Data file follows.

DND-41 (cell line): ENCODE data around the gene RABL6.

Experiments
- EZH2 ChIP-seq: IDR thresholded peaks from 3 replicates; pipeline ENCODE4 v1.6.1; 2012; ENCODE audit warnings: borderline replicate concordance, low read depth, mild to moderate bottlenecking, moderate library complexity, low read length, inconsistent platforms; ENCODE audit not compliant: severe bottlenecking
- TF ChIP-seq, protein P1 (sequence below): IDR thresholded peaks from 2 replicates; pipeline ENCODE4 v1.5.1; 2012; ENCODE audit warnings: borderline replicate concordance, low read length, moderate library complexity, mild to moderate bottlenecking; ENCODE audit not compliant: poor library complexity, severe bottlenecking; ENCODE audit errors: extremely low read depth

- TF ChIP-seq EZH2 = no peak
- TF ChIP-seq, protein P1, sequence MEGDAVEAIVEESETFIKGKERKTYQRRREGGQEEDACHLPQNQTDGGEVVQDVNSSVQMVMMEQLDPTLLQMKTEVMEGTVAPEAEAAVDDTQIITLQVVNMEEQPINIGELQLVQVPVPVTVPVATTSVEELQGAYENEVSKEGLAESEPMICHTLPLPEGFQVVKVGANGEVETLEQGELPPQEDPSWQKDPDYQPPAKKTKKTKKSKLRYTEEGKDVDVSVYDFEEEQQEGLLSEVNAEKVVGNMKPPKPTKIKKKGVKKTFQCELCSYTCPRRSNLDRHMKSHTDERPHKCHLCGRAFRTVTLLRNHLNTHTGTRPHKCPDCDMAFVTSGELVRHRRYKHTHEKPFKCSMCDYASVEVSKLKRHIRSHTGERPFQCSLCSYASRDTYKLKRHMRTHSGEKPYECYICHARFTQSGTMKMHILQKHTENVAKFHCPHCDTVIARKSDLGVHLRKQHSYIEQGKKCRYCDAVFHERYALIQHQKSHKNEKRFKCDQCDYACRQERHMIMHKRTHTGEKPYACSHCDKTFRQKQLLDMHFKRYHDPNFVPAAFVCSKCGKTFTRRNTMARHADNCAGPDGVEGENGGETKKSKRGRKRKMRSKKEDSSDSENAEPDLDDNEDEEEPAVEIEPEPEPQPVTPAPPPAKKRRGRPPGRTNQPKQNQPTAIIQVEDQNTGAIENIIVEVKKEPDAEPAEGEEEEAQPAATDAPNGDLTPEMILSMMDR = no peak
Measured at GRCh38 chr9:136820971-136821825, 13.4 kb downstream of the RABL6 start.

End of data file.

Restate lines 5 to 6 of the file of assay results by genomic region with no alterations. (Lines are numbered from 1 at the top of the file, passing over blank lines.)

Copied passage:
- TF ChIP-seq EZH2 = no peak
- TF ChIP-seq, protein P1, sequence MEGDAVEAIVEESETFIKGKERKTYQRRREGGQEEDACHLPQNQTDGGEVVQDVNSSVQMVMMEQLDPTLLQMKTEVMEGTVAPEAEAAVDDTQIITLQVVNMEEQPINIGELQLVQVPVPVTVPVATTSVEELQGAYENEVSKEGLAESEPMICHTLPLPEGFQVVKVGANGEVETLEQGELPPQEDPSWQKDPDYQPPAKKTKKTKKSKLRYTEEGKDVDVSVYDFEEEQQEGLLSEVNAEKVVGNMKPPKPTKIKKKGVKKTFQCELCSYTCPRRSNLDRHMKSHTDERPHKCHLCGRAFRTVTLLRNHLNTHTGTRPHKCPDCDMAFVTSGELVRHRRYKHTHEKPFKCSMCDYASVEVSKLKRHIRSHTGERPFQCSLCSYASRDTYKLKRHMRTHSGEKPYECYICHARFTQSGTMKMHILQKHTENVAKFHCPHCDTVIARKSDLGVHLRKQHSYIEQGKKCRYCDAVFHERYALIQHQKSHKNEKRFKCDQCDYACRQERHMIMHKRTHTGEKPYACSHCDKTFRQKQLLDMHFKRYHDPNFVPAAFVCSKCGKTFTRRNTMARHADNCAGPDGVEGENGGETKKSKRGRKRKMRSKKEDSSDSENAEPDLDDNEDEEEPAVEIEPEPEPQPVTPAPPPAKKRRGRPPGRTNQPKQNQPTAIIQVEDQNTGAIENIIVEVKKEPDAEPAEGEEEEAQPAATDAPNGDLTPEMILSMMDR = no peak